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Tony Oursler

The Spiritual Failure of Tony Oursler’s “Imponderable”

by Rhett Jones on July 22, 2016
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Is there a secret, intertwined history that ties together mass media, spiritualist con artists, pulp fiction and the unreliability of the image? Tony Oursler’s “Imponderable” would like you to think so. The multimedia artist’s latest work (on at MoMA through January 8th, 2017) is a 90-minute immersive video experience that attempts to draw connections between all of those topics as well as his own familial autobiography and other threads that relate to his collection of spiritualist memorabilia. Unfortunately, when the work seems to come close to solidifying a thematic relationship between the various subjects on its mind, it tends to feel a bit like a magician clumsily employing misdirection. The audience sees a hat, a beautiful assistant and a rabbit up the sleeve, but no magic.

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The Armory: The Forgettable Fair

by Paddy Johnson on March 3, 2016

It’s hard to imagine a more art boring fair than this year’s Armory. Looking back at yesterday’s photos there’s virtually nothing to say about any of it. The fair is filled with generic art market standards: neon, monochromes, mirrors. If you’re looking for an art genre, the boilerplate version of it is on view here. At least last year’s iteration was bad enough to warrant ridicule. This one will be instantly forgotten.

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Barbara London, Champion of Video and Sound Art, Is Leaving MOMA

by Hannah Garner on September 19, 2013
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After 43 years, Barbara London is leaving MoMA on October first. Over the course of her career as associate curator of Media and Performance Art, she has guided us over the expanding landscape of new media.

Her career began in the 70s when she founded the museum’s video collection, introducing works by Nam June Paik, Laurie Anderson, and Lynda Benglis. Over the years, she has consistently exhibited new work by Chinese and Japanese artists and pioneered Internet art at MoMA: in 2001 she produced the museum’s first website art commission, Tony Oursler’s Timestream, and in 1997 created Stir-Fry, a multimedia site mapping emerging media art in China. London has made a career of championing media and sound art, forms that continue to pose institutional challenges.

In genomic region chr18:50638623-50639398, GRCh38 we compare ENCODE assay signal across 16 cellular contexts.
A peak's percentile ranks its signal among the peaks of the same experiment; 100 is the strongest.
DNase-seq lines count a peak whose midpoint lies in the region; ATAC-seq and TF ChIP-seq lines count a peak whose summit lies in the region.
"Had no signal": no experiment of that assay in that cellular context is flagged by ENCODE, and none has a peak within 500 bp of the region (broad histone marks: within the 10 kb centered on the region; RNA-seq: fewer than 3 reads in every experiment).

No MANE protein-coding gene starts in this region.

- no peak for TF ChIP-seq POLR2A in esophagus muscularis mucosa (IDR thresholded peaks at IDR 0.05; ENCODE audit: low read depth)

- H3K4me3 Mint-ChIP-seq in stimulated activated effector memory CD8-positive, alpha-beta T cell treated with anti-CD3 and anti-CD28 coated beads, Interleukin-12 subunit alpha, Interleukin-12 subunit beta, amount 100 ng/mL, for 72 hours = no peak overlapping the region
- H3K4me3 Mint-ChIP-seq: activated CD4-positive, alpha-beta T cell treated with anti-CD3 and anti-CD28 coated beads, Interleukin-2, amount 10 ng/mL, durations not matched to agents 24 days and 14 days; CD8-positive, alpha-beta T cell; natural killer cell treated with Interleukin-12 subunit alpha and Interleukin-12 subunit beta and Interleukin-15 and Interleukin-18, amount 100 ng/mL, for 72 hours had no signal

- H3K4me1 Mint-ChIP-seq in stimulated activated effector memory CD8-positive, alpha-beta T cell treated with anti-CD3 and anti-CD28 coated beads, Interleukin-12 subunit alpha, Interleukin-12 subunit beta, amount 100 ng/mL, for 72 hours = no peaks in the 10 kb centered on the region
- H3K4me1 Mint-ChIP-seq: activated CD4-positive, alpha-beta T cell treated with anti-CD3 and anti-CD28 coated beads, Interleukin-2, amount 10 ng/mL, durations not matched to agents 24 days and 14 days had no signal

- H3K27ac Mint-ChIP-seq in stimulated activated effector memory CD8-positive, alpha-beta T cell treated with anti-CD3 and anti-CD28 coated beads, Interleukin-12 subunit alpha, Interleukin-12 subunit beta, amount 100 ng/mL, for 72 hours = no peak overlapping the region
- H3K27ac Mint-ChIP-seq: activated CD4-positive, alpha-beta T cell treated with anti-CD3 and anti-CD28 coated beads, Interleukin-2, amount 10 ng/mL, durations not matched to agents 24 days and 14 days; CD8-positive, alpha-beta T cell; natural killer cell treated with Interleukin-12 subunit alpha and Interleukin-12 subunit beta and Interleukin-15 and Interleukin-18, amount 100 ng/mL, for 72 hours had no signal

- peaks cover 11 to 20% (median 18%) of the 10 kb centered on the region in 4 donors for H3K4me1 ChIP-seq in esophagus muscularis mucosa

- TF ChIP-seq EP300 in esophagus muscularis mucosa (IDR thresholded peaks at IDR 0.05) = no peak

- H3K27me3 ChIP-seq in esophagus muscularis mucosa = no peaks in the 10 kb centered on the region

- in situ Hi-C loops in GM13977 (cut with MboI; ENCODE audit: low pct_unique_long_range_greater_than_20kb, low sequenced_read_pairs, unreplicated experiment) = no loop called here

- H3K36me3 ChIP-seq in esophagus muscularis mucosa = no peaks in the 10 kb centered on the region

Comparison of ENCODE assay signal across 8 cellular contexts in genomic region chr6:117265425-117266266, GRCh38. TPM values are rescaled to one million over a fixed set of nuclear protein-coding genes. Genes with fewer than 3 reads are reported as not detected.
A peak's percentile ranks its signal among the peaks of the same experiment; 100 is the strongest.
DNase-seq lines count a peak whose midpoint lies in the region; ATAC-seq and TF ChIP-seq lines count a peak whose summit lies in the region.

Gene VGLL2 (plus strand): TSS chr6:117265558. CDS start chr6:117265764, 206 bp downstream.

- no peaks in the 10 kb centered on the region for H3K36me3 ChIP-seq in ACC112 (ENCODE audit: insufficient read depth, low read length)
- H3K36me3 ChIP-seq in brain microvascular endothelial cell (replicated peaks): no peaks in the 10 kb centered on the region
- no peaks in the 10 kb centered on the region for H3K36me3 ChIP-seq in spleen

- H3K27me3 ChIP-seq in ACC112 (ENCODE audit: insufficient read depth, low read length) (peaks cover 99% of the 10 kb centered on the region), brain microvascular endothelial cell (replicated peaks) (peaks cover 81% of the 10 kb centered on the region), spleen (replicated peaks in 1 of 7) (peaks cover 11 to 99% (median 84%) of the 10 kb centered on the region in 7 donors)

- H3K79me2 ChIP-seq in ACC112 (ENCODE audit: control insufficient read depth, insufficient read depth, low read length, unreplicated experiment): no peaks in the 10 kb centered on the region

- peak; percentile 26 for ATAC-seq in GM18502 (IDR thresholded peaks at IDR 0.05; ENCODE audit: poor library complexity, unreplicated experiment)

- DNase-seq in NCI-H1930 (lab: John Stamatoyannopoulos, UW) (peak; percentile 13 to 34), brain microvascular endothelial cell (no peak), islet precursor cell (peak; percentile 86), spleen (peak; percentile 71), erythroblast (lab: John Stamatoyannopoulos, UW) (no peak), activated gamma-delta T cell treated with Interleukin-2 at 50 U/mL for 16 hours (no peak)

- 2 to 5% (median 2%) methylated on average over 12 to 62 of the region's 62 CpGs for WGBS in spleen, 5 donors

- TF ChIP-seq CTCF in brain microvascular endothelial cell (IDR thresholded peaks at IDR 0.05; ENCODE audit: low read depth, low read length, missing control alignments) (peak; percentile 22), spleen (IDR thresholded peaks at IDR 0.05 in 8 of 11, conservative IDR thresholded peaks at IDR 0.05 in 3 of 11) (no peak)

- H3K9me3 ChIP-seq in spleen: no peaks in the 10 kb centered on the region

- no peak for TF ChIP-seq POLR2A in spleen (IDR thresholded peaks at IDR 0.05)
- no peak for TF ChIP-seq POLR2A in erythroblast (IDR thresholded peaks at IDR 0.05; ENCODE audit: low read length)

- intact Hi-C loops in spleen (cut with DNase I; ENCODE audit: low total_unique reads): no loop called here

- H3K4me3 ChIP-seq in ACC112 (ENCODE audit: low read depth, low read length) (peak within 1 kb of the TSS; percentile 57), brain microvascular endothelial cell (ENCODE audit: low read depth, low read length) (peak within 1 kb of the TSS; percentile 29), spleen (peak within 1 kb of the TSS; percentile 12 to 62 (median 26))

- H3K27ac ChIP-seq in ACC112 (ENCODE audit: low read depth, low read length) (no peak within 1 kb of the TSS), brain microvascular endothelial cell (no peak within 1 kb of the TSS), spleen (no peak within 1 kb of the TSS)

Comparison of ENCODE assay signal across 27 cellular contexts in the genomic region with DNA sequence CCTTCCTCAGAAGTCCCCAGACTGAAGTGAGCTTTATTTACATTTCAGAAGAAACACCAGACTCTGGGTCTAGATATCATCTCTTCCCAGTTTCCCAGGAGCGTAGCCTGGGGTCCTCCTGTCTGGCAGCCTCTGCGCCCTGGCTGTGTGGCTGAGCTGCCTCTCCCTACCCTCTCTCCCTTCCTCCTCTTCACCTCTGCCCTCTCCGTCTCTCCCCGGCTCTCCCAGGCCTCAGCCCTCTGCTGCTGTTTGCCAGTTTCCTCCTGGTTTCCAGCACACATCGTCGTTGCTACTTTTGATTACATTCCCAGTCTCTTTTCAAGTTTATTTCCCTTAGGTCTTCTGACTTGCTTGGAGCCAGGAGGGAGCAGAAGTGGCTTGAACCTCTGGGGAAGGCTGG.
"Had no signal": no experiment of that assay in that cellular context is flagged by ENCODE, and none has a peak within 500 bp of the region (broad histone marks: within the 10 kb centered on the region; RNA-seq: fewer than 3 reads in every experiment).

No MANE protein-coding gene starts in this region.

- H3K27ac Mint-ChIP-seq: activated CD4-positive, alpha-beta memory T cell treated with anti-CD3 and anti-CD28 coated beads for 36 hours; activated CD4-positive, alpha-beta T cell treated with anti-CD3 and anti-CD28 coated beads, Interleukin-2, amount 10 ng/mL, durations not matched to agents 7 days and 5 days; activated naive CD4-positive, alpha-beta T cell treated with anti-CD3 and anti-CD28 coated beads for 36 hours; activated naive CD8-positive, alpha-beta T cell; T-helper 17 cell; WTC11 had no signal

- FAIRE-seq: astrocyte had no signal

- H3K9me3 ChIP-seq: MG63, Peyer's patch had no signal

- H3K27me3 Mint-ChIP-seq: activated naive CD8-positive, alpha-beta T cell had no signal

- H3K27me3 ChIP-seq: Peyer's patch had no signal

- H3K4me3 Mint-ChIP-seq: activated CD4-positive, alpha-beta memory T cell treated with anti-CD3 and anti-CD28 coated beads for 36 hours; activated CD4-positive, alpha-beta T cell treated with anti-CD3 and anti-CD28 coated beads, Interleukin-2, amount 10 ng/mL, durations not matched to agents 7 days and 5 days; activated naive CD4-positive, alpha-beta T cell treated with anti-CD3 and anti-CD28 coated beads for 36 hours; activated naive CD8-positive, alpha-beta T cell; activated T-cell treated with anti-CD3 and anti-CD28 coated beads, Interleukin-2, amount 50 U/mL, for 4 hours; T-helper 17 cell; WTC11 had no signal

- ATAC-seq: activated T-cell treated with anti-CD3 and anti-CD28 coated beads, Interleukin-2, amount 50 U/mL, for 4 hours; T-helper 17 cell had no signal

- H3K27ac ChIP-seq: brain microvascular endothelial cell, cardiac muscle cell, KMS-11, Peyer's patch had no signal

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This Week’s Must-See Art Events: More Openings Than Creative Time Has Staff

by Paddy Johnson Corinna Kirsch and Ian Marshall on June 24, 2013
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With Independence Day on the horizon, it’s no surprise that every New York gallery and museum seems to be opening a new show, hosting a workshop, or putting on an art event. Next week, the art world retreats to the Hamptons. A focus on the collective seems to be the theme of choice this summer, be it collective practice at Klaus Von Nichtssagend, collective movement at the EFA, or simply an art collective at the Brooklyn Museum.

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David Bowie Collaborates with Tony Oursler on New Single

by Paddy Johnson on January 8, 2013
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Tony Oursler’s still making his creepy video-face heads, and they’ve escaped their art fair home. Now he’s worked to made the music video for David Bowie’s new single “Where Are We Now?” , in which Bowie’s already perfectly satisfying head is put on one of Oursler’s dolls.

The news here isn’t Bowie’s questionable taste in collaborators, though; it’s that David Bowie has returned from a ten year absence and will release a new studio album on March 12th. To make the news extra press friendly, he’s released this news on his 66th birthday. This single isn’t making us overly excited about the news, but thanks to his previous body of work—30 albums in total, including, hello, Ziggy Stardust—I think we’ll let this one go. Happy birthday!

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Armory Show Bingo: The More Things Change…

by Will Brand on March 9, 2012
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Good news: your Armory Bingo cards from last year are apparently still valid. Without changing a single square, we had Bingo within half an hour of walking in the door. The basic trend for Armory Show art—stuff cats like, like mirrors and motion and bright lights—is alive and well, and a few of last year’s micro-trends managed some unexpected longevity. We break down how well each trend square did this year, with pictures.

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